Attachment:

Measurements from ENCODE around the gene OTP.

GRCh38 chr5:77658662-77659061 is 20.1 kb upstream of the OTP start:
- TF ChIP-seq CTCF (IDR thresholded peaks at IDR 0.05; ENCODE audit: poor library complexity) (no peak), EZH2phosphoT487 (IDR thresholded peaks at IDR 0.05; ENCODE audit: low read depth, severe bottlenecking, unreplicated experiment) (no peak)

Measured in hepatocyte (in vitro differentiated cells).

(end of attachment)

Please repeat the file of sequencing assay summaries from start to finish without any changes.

Measurements from ENCODE around the gene OTP.

GRCh38 chr5:77658662-77659061 is 20.1 kb upstream of the OTP start:
- TF ChIP-seq CTCF (IDR thresholded peaks at IDR 0.05; ENCODE audit: poor library complexity) (no peak), EZH2phosphoT487 (IDR thresholded peaks at IDR 0.05; ENCODE audit: low read depth, severe bottlenecking, unreplicated experiment) (no peak)

Measured in hepatocyte (in vitro differentiated cells).